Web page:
3. Don’t point fingers
While it’s important to discuss ways to improve, steer clear of phrases that push the blame to your partner. Try not to use “you” phrases like “you’re always tired” or “you never want to experiment,” suggests Marter.
“That’s blaming,” she says. “It’s not problem-solving and it’s not proactive.” Instead, focus on what you would love to see more of while emphasizing your partner’s strengths, she says. Try: “I really love you, and these are the desires I’d love to explore with you.”
4. Set aside time to talk every day
When you have a household and a family to take care of, conversations tend to focus on to-do lists, the family calendar, and work—often while simultaneously scrolling through your phone. “We’re not really taking thoughtful time to mindfully connect with our partners in a way that’s really present and grounded,” says Marter.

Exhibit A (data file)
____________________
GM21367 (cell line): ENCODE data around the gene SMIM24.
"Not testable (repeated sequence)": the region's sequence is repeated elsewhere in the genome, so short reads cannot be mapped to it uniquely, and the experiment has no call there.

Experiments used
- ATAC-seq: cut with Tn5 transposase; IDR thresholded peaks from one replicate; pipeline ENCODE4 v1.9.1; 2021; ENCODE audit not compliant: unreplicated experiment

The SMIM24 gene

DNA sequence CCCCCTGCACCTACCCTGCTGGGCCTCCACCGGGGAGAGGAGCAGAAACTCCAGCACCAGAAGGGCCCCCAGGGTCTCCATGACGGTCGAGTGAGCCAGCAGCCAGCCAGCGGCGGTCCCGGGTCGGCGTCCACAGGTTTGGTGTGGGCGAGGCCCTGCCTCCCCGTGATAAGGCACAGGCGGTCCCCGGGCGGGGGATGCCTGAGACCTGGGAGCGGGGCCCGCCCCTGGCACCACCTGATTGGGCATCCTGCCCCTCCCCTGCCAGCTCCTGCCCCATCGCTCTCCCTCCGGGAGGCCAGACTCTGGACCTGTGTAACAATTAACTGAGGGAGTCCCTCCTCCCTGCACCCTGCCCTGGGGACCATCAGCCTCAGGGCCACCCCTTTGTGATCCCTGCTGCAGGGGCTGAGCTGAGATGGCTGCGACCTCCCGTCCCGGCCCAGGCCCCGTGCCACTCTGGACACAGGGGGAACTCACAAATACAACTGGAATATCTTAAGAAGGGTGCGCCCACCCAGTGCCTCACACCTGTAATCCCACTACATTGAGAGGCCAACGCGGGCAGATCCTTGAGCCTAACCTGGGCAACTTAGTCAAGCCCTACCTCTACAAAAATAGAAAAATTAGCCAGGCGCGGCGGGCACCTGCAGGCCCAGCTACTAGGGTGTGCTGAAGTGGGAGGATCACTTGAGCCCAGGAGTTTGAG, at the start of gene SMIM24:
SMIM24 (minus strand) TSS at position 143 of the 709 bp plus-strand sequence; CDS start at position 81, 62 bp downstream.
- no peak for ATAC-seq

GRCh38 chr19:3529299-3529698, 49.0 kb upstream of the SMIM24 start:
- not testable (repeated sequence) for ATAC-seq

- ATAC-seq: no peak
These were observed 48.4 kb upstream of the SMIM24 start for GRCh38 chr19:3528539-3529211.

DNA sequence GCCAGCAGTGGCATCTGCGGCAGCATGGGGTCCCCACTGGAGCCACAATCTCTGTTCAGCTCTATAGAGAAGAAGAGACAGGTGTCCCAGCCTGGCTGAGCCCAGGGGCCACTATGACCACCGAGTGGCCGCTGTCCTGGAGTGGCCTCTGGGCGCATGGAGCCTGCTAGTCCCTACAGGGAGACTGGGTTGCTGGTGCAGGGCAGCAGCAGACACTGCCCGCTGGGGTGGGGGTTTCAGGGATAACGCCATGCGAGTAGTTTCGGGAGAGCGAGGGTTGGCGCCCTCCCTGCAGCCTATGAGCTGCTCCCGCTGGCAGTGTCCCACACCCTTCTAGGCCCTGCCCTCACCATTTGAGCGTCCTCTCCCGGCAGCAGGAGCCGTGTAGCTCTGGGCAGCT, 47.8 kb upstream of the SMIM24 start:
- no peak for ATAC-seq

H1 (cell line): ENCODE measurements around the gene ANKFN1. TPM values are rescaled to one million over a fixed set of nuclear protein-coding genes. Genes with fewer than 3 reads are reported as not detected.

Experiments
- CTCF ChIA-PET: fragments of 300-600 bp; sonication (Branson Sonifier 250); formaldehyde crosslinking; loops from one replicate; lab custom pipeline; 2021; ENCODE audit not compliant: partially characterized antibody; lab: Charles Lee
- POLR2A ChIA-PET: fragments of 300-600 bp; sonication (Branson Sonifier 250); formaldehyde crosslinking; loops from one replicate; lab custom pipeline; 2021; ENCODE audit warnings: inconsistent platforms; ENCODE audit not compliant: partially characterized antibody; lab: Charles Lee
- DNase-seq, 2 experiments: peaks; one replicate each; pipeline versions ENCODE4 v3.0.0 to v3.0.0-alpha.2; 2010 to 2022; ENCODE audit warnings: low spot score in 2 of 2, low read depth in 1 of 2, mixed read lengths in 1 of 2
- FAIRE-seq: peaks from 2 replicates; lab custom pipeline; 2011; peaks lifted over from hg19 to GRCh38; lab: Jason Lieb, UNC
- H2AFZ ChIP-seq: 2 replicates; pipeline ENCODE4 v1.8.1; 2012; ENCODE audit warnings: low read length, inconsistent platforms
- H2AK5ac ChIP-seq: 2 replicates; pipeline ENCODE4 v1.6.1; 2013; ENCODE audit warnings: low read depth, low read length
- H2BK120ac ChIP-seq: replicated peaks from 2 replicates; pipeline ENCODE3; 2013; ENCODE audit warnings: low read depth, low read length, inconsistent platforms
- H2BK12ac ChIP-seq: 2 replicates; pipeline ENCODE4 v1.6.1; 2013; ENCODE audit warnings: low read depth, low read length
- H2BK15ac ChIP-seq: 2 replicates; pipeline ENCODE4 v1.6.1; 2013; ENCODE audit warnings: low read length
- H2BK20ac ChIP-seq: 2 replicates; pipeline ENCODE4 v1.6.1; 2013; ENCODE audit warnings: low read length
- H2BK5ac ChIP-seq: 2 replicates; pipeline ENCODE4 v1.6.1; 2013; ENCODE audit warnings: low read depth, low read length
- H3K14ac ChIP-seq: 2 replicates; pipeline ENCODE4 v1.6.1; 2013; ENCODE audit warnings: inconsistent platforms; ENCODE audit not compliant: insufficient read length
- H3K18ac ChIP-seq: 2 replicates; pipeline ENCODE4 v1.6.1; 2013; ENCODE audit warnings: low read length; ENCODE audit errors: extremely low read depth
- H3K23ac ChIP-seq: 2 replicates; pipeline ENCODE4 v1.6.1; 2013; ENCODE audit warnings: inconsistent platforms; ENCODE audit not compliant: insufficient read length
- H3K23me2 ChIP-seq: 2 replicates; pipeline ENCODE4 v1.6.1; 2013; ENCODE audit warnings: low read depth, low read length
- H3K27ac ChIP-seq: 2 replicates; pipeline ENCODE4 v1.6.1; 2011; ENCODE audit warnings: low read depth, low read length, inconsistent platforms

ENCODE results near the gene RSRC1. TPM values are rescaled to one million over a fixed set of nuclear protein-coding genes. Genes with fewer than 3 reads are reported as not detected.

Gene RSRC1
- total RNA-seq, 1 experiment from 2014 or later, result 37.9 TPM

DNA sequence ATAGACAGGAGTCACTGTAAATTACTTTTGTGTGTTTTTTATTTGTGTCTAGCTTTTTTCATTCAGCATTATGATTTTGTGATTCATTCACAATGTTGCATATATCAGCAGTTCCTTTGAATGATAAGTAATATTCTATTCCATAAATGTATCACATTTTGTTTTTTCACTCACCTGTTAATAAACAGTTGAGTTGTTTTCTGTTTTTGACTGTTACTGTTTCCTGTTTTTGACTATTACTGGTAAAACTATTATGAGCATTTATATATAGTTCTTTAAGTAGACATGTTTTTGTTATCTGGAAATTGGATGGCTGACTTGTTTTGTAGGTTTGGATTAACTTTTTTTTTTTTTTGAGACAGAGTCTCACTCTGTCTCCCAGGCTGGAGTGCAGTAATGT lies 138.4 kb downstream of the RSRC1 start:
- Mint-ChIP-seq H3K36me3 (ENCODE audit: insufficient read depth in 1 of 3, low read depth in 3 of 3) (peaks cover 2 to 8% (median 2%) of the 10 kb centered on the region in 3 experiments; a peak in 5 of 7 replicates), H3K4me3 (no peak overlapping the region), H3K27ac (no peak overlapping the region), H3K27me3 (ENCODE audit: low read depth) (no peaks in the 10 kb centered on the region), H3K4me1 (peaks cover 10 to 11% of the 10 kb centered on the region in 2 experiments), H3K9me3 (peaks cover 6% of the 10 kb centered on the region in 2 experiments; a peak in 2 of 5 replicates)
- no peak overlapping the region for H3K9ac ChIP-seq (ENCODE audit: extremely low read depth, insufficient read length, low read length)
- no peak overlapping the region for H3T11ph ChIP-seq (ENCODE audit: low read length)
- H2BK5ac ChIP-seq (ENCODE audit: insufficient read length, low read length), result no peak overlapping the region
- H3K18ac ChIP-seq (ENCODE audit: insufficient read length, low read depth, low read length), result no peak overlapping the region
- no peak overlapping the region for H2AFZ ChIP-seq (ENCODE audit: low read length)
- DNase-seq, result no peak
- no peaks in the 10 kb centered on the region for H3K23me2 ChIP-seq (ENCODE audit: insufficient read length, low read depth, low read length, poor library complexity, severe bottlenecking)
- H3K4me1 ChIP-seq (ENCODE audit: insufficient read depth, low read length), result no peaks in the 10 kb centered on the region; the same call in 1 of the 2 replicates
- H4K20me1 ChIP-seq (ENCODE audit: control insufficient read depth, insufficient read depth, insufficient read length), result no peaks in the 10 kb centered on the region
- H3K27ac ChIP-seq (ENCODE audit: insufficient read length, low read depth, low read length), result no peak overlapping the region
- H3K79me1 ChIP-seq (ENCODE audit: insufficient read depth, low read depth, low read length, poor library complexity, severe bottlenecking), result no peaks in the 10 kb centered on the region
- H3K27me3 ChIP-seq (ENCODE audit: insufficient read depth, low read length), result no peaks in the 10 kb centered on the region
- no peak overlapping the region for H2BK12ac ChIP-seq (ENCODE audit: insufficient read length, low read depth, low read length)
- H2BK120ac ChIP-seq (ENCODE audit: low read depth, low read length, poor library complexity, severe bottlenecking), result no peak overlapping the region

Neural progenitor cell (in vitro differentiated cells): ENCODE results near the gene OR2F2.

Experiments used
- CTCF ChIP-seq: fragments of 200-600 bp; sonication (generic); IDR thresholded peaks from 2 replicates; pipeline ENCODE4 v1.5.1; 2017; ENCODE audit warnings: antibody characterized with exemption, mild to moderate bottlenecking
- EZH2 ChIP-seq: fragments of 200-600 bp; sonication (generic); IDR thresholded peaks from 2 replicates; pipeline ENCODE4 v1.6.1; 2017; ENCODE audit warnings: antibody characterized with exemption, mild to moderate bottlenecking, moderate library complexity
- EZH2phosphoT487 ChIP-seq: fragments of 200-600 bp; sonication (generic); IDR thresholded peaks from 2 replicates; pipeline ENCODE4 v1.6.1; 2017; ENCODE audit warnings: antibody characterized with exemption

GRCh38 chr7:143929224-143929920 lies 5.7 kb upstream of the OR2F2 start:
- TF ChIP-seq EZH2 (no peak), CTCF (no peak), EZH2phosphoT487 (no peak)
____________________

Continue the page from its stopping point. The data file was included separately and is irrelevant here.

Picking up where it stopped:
“When you’re dating, you spend time getting to know one another. In longer-term partnerships, we forget how important that is.” She recommends carving out at least 20 minutes every day to just talk—no phones, no laptops, and no discussions of bills or household tasks. As you start opening up to each other again, you’ll build your emotional connection back up.
5. Hit the gym together
“I love working out together because it achieves several goals all in one,” says Marter. If stress is killing your libido and resulting in a near sexless marriage, exercise is a natural anxiety buster that can help you get back in the mood. Plus, bringing your partner along makes it a bonding experience while you work toward a shared goal, adds Marter.
And the icing on the cake? Watching each other power through a sweat session will likely boost your own body confidence, and help you see each other in a new (sexy, sweaty) light, she says.Please Scroll Below for NEXT Page to continue